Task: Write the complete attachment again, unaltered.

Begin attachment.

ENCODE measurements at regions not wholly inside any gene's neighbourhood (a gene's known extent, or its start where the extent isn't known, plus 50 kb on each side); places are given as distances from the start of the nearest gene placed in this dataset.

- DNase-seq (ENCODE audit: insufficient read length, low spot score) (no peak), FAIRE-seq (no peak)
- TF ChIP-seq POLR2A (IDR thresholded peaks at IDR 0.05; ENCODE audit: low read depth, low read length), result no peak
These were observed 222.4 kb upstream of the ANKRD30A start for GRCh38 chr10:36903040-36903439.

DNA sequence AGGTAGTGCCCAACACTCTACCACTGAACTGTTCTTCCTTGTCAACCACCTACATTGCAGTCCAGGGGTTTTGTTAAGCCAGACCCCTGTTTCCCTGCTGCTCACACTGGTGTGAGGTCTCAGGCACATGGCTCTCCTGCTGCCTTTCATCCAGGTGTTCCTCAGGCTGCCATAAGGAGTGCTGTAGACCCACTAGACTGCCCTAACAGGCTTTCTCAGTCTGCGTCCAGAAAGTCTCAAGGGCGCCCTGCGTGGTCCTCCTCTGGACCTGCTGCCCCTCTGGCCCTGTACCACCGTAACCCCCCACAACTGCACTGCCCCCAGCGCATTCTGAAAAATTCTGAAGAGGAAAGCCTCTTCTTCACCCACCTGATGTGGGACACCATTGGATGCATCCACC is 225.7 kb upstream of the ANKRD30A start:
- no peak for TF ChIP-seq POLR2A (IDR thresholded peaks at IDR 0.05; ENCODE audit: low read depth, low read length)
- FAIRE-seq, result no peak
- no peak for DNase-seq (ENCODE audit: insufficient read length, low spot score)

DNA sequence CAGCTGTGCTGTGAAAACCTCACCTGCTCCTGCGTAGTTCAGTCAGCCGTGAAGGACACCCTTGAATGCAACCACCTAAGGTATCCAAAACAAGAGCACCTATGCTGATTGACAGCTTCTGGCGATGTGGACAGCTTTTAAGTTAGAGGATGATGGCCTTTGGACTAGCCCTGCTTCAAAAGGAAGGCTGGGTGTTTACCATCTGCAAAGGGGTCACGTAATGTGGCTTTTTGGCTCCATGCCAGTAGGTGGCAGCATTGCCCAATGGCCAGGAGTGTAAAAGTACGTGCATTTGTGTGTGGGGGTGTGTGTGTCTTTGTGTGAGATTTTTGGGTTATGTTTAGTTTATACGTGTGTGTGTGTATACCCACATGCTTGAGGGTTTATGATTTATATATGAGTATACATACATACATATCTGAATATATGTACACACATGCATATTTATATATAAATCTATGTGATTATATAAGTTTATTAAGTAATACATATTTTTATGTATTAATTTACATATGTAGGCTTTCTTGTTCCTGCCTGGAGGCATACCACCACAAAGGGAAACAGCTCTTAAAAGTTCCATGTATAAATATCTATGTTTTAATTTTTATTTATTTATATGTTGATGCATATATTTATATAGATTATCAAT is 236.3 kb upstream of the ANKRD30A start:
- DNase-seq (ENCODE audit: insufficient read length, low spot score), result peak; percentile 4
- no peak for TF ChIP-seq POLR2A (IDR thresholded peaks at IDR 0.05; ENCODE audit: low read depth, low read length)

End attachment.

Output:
ENCODE measurements at regions not wholly inside any gene's neighbourhood (a gene's known extent, or its start where the extent isn't known, plus 50 kb on each side); places are given as distances from the start of the nearest gene placed in this dataset.

- DNase-seq (ENCODE audit: insufficient read length, low spot score) (no peak), FAIRE-seq (no peak)
- TF ChIP-seq POLR2A (IDR thresholded peaks at IDR 0.05; ENCODE audit: low read depth, low read length), result no peak
These were observed 222.4 kb upstream of the ANKRD30A start for GRCh38 chr10:36903040-36903439.

DNA sequence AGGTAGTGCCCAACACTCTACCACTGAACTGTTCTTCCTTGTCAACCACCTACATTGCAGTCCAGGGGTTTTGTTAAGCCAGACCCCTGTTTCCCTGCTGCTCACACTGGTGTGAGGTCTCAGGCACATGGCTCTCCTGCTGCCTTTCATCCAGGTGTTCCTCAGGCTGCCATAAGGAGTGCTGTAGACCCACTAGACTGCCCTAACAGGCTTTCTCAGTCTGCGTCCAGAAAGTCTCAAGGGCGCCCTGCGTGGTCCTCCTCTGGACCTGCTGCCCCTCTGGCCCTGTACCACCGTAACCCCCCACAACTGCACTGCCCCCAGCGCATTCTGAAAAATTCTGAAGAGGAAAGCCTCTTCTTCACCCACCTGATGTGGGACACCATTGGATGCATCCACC is 225.7 kb upstream of the ANKRD30A start:
- no peak for TF ChIP-seq POLR2A (IDR thresholded peaks at IDR 0.05; ENCODE audit: low read depth, low read length)
- FAIRE-seq, result no peak
- no peak for DNase-seq (ENCODE audit: insufficient read length, low spot score)

DNA sequence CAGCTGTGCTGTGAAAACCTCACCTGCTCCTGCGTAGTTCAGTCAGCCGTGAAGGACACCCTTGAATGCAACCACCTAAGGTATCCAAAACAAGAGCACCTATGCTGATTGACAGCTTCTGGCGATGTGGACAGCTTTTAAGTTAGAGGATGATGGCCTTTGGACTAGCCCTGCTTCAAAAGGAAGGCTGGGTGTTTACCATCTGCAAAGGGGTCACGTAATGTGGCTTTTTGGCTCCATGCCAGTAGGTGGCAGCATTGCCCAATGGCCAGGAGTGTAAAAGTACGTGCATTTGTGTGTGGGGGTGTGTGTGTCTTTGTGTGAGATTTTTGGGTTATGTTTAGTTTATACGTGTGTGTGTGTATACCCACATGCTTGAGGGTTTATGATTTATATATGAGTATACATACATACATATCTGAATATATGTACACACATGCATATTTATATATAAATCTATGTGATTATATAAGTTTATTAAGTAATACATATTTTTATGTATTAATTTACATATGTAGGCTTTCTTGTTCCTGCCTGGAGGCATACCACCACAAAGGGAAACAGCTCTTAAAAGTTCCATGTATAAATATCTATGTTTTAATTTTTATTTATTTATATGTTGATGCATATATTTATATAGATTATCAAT is 236.3 kb upstream of the ANKRD30A start:
- DNase-seq (ENCODE audit: insufficient read length, low spot score), result peak; percentile 4
- no peak for TF ChIP-seq POLR2A (IDR thresholded peaks at IDR 0.05; ENCODE audit: low read depth, low read length)